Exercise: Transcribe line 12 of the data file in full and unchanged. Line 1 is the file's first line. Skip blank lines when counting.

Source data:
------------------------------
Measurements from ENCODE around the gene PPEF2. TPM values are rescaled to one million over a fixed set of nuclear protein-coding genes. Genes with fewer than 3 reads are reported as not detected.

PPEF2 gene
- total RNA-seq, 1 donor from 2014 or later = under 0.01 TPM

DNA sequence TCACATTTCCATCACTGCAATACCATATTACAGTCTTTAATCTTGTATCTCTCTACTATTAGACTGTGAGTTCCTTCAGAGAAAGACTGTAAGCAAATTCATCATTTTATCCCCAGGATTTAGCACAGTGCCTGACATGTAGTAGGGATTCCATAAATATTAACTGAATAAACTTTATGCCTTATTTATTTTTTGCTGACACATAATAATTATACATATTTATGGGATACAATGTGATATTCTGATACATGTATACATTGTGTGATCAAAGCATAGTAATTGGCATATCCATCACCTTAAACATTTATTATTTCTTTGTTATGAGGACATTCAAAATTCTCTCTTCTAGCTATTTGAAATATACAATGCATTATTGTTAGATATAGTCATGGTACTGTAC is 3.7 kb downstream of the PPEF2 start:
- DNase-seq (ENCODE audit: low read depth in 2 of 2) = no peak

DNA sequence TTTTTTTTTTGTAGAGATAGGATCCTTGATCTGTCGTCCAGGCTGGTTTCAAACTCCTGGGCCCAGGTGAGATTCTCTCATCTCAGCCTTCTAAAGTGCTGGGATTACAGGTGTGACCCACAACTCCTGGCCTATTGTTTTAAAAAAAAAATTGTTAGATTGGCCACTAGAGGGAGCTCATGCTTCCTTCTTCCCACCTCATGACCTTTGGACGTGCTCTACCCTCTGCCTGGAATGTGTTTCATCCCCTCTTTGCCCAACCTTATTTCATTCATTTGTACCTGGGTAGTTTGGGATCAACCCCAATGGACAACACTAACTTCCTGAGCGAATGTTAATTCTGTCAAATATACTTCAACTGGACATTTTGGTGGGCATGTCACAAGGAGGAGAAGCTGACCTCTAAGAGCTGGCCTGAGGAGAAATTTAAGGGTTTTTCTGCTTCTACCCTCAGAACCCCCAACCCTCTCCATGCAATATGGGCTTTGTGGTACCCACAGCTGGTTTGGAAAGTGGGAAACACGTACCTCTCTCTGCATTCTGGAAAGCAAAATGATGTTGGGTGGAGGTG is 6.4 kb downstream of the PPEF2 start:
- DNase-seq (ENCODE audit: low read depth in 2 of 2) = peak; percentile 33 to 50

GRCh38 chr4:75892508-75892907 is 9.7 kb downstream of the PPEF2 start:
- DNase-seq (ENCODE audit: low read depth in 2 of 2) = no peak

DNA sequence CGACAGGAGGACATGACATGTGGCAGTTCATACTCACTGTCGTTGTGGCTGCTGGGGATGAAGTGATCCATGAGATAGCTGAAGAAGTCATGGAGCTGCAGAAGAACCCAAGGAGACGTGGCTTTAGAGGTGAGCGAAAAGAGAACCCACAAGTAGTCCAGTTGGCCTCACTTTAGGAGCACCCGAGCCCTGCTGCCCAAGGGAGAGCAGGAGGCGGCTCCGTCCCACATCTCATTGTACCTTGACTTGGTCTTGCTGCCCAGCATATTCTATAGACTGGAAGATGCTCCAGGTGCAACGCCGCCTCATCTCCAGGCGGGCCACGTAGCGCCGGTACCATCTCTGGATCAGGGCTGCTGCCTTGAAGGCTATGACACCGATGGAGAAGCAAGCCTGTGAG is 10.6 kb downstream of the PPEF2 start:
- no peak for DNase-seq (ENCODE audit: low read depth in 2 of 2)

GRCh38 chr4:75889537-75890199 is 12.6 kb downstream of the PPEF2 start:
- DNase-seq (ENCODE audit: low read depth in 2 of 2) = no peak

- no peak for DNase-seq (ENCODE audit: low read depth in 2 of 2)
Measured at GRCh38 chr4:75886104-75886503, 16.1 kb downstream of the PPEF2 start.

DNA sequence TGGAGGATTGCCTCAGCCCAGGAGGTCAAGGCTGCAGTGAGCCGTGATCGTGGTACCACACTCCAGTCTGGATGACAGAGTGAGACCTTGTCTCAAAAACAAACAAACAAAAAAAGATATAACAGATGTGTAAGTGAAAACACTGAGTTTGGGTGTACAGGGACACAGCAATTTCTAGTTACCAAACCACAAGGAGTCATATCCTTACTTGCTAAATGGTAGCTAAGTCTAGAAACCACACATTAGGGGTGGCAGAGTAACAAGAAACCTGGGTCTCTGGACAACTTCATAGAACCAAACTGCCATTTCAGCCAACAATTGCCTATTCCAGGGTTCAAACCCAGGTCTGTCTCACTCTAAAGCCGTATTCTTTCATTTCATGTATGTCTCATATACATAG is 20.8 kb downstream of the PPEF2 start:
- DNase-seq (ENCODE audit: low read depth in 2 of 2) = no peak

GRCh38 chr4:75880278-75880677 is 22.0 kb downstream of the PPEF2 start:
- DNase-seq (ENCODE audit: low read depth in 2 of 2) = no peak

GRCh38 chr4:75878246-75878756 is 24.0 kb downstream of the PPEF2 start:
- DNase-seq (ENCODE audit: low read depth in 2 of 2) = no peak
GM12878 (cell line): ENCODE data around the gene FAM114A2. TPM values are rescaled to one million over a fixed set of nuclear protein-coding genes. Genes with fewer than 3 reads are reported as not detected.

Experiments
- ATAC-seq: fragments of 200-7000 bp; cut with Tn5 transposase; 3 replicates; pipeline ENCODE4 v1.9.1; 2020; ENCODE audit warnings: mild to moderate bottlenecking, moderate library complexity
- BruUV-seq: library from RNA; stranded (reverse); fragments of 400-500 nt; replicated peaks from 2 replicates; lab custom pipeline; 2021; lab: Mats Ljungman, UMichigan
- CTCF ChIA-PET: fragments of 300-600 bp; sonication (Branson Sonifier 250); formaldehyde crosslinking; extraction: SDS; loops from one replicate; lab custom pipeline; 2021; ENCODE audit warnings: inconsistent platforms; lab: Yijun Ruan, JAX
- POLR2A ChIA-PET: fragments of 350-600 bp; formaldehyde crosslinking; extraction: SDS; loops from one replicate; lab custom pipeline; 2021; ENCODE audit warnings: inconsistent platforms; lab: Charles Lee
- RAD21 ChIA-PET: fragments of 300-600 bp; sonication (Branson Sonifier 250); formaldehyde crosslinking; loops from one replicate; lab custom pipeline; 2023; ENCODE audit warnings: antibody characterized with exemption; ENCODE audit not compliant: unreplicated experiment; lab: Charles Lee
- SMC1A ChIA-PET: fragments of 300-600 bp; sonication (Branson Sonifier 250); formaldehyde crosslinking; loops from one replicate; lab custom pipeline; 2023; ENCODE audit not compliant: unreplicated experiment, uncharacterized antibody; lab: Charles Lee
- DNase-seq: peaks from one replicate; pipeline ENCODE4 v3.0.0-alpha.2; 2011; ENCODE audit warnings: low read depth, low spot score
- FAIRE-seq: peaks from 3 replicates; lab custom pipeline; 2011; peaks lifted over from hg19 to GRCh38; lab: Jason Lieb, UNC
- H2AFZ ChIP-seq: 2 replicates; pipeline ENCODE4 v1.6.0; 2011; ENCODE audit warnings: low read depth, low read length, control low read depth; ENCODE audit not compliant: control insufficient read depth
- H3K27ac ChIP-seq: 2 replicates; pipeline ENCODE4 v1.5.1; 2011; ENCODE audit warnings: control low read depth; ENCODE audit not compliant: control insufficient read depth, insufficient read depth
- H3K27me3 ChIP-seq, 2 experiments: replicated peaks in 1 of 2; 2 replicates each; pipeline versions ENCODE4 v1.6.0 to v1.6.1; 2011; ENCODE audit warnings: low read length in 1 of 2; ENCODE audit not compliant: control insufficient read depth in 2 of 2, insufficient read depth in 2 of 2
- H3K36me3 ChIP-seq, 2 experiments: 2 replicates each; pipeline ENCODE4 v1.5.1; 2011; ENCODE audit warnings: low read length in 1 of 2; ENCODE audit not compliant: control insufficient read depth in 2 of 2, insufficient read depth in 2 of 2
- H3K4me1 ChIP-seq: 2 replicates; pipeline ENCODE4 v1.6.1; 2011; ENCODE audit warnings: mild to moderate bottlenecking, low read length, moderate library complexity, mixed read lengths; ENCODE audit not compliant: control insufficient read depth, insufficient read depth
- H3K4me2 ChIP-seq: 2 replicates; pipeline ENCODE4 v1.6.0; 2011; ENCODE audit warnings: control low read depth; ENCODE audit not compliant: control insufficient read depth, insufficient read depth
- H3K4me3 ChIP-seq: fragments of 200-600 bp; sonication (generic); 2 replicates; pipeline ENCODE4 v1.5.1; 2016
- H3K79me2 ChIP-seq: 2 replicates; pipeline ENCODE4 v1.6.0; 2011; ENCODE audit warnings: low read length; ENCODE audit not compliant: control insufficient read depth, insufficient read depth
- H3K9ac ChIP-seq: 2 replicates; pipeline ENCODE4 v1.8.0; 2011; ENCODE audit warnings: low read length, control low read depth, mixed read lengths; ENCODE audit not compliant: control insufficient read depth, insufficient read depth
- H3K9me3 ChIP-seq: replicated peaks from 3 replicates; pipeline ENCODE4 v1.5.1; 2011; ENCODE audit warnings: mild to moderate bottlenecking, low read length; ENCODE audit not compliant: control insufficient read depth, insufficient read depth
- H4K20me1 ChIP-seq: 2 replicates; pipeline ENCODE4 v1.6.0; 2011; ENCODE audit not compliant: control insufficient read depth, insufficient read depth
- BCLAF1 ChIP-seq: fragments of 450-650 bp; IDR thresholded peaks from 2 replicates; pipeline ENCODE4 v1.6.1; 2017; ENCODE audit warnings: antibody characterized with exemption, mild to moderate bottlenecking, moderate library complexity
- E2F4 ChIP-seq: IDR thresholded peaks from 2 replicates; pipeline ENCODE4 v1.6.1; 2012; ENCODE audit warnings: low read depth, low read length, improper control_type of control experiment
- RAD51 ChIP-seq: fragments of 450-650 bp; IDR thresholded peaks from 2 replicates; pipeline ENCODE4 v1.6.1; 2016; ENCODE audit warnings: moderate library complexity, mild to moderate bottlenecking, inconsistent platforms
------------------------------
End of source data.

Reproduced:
GRCh38 chr4:75889537-75890199 is 12.6 kb downstream of the PPEF2 start: